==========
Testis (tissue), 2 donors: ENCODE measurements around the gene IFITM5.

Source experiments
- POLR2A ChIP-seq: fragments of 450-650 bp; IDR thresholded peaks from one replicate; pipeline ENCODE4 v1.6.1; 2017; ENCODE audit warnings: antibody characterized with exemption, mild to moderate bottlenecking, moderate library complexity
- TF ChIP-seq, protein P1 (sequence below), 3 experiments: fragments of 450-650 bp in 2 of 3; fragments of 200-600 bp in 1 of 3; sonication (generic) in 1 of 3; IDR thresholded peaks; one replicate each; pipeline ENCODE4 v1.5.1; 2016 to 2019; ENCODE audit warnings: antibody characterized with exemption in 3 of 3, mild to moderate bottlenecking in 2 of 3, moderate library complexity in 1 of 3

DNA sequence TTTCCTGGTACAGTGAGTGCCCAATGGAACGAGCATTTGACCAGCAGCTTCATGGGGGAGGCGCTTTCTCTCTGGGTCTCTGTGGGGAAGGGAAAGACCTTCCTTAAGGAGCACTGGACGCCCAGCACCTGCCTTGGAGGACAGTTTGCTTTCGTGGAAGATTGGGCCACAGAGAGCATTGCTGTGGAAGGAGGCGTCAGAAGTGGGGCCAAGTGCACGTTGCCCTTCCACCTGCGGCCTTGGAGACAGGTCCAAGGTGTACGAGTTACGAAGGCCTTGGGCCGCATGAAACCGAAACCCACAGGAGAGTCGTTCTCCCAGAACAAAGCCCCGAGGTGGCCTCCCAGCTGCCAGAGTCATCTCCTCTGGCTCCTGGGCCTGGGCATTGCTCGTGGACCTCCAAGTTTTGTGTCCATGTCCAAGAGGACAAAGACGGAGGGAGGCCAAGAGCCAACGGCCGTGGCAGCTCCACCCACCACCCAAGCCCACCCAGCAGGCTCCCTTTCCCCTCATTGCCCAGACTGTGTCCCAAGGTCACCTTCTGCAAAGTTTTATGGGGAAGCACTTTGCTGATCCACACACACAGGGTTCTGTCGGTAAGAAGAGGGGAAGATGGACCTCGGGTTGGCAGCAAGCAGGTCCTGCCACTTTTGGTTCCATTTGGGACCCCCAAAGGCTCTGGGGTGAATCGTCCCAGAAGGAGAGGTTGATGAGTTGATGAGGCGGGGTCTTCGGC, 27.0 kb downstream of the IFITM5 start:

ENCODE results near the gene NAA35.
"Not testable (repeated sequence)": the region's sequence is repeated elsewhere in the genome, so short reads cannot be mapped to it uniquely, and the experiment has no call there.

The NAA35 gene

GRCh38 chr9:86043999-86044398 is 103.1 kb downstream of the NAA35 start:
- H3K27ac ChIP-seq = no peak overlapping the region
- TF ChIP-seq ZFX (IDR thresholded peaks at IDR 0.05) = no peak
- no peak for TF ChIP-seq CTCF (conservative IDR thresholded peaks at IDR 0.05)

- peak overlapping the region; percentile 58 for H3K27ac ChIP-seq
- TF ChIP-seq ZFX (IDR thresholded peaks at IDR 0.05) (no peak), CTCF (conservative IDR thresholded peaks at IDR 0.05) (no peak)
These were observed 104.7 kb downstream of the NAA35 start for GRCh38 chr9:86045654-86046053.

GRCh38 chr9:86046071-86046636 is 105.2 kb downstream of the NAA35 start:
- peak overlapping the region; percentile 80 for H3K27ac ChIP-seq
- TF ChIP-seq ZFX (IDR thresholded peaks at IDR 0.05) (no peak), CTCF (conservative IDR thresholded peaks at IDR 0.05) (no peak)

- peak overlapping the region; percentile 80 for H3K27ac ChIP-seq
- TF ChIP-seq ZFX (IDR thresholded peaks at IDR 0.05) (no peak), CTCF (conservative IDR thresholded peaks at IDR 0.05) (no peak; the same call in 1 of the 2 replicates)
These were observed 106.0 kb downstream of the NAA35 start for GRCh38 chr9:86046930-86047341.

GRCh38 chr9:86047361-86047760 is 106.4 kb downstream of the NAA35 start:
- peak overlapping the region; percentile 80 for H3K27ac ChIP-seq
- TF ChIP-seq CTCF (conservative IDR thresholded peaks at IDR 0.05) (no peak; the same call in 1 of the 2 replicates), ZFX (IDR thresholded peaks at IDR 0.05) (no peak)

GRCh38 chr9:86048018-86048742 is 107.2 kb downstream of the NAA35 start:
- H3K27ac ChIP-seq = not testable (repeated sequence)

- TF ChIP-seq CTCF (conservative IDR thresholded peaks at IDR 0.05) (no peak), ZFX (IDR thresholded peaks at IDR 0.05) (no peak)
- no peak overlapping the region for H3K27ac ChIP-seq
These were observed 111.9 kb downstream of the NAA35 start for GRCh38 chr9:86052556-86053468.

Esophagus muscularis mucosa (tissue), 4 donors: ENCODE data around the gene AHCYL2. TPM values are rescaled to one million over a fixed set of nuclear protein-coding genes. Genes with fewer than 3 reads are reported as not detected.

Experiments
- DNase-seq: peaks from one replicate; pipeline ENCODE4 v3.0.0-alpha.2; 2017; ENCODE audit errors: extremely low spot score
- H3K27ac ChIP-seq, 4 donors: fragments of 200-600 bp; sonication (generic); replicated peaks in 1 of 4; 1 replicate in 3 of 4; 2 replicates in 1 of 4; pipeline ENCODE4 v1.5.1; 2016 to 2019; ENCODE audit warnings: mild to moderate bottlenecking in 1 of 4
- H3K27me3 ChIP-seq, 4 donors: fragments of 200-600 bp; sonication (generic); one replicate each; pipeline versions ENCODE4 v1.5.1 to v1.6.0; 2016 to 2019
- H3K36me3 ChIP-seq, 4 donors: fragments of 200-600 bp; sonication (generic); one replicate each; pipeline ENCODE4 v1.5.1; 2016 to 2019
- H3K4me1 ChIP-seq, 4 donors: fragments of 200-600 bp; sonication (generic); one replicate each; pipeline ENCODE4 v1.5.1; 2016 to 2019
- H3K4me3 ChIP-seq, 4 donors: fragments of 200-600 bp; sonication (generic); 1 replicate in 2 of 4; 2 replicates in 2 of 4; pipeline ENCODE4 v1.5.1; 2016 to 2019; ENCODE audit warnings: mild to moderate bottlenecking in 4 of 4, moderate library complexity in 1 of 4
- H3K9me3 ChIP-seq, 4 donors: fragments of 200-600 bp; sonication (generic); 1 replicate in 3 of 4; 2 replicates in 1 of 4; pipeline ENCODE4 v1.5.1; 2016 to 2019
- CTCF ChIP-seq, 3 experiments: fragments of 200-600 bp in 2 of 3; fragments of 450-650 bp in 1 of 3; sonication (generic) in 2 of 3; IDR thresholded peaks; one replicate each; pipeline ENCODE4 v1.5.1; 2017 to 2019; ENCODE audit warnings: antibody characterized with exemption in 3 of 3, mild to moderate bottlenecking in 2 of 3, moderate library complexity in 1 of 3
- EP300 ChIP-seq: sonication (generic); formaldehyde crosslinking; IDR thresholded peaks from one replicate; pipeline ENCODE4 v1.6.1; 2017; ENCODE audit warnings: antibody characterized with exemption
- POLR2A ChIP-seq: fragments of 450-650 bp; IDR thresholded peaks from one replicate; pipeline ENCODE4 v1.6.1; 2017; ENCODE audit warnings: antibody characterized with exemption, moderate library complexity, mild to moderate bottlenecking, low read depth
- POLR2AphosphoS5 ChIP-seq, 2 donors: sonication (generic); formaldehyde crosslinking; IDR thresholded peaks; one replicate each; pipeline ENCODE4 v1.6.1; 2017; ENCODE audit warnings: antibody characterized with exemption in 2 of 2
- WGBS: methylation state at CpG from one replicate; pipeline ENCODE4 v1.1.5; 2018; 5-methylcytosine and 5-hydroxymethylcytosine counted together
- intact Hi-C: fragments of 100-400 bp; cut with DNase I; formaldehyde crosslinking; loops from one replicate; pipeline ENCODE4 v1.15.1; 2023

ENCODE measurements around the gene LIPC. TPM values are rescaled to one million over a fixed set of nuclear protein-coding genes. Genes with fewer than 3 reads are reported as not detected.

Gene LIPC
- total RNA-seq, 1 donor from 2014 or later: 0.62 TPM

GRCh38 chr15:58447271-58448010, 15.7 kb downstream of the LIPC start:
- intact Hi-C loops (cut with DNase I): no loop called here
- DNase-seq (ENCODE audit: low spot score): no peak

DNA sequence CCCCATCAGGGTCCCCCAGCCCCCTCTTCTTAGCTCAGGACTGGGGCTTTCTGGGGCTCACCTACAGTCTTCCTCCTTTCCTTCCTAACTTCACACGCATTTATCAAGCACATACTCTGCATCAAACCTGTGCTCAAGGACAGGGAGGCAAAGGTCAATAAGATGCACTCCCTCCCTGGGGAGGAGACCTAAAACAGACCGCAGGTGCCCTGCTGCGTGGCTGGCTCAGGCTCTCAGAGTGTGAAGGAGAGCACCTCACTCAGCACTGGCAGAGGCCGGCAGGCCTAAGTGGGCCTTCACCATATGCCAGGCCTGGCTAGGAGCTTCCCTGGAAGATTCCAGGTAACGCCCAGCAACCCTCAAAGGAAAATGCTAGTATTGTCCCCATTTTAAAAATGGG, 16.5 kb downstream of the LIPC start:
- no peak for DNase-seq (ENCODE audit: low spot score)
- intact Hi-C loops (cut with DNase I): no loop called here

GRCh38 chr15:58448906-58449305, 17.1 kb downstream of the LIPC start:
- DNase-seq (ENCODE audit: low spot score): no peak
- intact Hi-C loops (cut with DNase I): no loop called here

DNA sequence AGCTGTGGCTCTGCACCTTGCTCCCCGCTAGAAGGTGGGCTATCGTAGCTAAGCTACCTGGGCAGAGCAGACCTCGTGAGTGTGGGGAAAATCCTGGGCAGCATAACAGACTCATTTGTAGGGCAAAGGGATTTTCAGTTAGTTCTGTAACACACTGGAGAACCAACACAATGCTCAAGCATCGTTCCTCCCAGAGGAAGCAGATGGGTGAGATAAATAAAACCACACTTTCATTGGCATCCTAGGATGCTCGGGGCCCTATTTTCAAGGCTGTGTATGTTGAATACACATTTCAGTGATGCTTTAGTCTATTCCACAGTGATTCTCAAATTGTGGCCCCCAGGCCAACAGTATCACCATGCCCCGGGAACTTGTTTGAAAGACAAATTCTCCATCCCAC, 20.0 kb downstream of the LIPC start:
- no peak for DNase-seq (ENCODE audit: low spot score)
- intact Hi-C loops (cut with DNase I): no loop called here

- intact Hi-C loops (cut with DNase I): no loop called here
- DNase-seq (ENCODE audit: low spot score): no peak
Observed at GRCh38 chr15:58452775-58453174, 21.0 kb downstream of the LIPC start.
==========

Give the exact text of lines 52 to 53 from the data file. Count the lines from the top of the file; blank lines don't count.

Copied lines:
- no peak for DNase-seq (ENCODE audit: low spot score)
- intact Hi-C loops (cut with DNase I): no loop called here